Manuel Delgado, 42, who dropped out of high school, said he struggled at first. But, four weeks into the class, he's doing "real good," he says. "I got 76% on my last math test."

Another student, Jessica Espinoza, 23, says she couldn't find a job after being locked up for two years because she helped a felon escape from a courthouse. "The minute they saw I went to jail, employers didn't give me the time of day," she says. "Hopefully I can take what this school gave me and make a career in this new industry."

In the afternoon, the students donned protective goggles and got to work on solar panels and electrical circuits in the workshop. At one station, they drilled holes through aluminum rails where panels are mounted; others drove bolts into metal racks. A few studied the layout of a roof to figure out sizing for pipes.


Miriam Jordan / The Wall Street Journal
Homeboy Industries, a Los Angeles nonprofit, helps prepare students to enter the 'green-collar' work force
Mr. Ortega helped his classmates wire up a panel. One was Ken Chung, a general contractor who decided to train for a career in solar energy after his business of building homes and pools began to dry up.

After months searching for a training program, Mr. Chung decided the Homeboy course would give him the skills he needed. But when he informed his wife that most of his classmates would be ex-felons, she was worried. "I told her, 'Honey, just give me a week to try and see,' " he recalls.

On his first day, he says a fellow student asked: "What were you in for?" Mr. Chung, a 45-year-old Malaysian immigrant, didn't understand. "I asked him to repeat the question."

The East L.A. Skills Center offers a night class in photovoltaic installation (the official name of solar-panel installation) that is open to the general public, but there's a long waiting list. That's why some "regular folks" have been clamoring to get into the Homeboy class, says Ed Ruiz, the instructor. "Most of them take one look and say 'no thanks,' " he says.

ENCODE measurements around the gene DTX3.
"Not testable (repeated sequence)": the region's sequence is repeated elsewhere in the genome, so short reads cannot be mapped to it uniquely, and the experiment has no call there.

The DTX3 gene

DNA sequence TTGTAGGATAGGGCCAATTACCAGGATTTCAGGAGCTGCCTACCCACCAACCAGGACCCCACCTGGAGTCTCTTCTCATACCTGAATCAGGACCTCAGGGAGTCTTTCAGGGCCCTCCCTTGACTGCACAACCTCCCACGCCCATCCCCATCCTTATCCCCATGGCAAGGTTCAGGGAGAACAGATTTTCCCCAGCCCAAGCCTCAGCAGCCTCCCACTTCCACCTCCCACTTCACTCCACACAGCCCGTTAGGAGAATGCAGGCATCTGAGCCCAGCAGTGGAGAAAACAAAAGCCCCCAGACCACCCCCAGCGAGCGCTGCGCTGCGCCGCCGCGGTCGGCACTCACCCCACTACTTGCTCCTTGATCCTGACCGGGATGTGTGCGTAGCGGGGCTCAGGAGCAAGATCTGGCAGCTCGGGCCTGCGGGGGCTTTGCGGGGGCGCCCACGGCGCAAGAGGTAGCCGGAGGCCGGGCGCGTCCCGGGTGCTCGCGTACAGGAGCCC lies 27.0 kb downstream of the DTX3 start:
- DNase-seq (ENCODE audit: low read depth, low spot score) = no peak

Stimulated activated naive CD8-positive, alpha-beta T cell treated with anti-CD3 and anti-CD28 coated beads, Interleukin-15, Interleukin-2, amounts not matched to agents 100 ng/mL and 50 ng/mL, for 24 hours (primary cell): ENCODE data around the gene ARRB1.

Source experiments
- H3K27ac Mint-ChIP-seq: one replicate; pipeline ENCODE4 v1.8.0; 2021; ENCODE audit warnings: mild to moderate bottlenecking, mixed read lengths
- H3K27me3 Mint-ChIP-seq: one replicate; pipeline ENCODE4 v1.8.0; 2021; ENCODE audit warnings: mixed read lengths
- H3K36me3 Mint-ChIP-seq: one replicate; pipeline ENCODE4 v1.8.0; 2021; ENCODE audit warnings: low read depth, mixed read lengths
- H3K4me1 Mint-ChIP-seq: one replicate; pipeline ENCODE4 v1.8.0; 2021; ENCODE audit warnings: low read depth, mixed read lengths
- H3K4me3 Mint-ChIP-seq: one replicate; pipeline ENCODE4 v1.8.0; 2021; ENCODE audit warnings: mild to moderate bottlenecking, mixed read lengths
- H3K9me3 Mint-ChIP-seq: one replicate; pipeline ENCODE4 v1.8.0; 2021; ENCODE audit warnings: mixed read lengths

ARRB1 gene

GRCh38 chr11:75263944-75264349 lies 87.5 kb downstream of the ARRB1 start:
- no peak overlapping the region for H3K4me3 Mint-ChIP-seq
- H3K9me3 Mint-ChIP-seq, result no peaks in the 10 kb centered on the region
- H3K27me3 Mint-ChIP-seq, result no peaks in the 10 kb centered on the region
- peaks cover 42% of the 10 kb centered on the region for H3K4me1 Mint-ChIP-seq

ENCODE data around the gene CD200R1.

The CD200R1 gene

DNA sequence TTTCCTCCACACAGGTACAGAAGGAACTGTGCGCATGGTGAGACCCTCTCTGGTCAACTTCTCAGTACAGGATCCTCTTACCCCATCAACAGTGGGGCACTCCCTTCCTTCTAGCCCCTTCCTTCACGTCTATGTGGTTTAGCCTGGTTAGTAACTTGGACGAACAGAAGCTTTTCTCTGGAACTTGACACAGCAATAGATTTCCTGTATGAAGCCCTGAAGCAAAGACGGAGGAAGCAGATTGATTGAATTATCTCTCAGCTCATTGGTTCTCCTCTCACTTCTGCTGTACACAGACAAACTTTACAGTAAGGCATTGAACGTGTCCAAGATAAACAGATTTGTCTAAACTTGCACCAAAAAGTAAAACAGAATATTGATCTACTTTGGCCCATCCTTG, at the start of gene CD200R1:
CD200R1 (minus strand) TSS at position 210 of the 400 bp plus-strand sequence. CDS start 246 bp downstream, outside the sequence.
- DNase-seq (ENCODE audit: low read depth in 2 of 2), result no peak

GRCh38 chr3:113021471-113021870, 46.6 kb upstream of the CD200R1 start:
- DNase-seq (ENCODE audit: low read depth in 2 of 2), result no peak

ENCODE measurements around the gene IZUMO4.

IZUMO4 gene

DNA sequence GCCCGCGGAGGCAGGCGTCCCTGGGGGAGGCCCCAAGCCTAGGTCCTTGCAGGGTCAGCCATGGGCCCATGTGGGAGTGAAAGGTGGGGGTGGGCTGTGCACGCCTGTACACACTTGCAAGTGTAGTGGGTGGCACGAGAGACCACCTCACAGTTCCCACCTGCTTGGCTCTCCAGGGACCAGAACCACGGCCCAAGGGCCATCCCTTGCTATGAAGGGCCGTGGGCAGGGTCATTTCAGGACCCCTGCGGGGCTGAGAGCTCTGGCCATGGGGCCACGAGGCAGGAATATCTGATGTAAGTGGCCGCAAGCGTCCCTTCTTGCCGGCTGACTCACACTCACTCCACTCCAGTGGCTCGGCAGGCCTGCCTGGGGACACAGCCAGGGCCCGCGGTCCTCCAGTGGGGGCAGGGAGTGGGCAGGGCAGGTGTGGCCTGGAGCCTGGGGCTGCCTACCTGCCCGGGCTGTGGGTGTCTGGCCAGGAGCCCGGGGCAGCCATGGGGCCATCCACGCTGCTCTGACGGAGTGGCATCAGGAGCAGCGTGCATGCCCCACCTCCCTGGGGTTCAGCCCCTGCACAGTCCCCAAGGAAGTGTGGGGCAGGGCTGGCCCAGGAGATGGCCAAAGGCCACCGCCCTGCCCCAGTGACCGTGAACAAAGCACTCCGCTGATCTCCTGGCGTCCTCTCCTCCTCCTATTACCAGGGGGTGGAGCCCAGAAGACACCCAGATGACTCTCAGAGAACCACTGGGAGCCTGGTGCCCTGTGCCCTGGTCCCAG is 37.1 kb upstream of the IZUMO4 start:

Doug Lincoln, 61, who once managed luxury-car dealerships, was offered admission to the Homeboy course after he inquired about a faster-paced class. On hearing it was mainly for ex-cons, "I thought it was a joke," he says.

Now, Mr. Lincoln is about to graduate. He plans to start a solar-panel-installation firm, he says, and hire some of his former Homeboy classmates. "These guys are more motivated than hundreds of employees I've managed," in the car business, he says.

Mr. Chung, the contractor, has also thrived in the class. He and Mr. Ortega get together for lunch on the weekends, either tacos or Chinese noodles. "Albert has taught me many things," says Mr. Chung. They challenge each other to design solar-energy systems for homes and then critique each other's work. "I know about his kids. He knows about mine," says Mr. Ortega.

Last month, Mr. Ortega passed an exam that qualifies him to install solar panels nationwide. He says he has already been approached by employers. But he says he is waiting until Feb. 16, when he's off parole, before starting work, because until then he can't travel out of Los Angeles County. When that happens, he says, "I'll be just another citizen."

Several of his classmates who completed the course are already working, earning about $15 an hour; experienced installers can make upwards of $30 an hour. Philippe Hartley, general manager of Phat Energy, a Los Angeles solar company, has hired several Homeboy graduates. The Los Angeles Unified School District plans to start hiring some graduates of the program to install 50 megawatts of solar power on its campuses. "Being former gang members doesn't preclude them from building a career in solar technology," says Veronica Soto, a school-district director.

Others are also interested. "We expect to hire out of the program as quickly as they can get them to us," says Gabriel Bork, a vice president at Golden State Power, a solar-panel installation company. "These guys are much better trained than many others I have hired."

Write to Miriam Jordan at miriam.jordan@wsj.com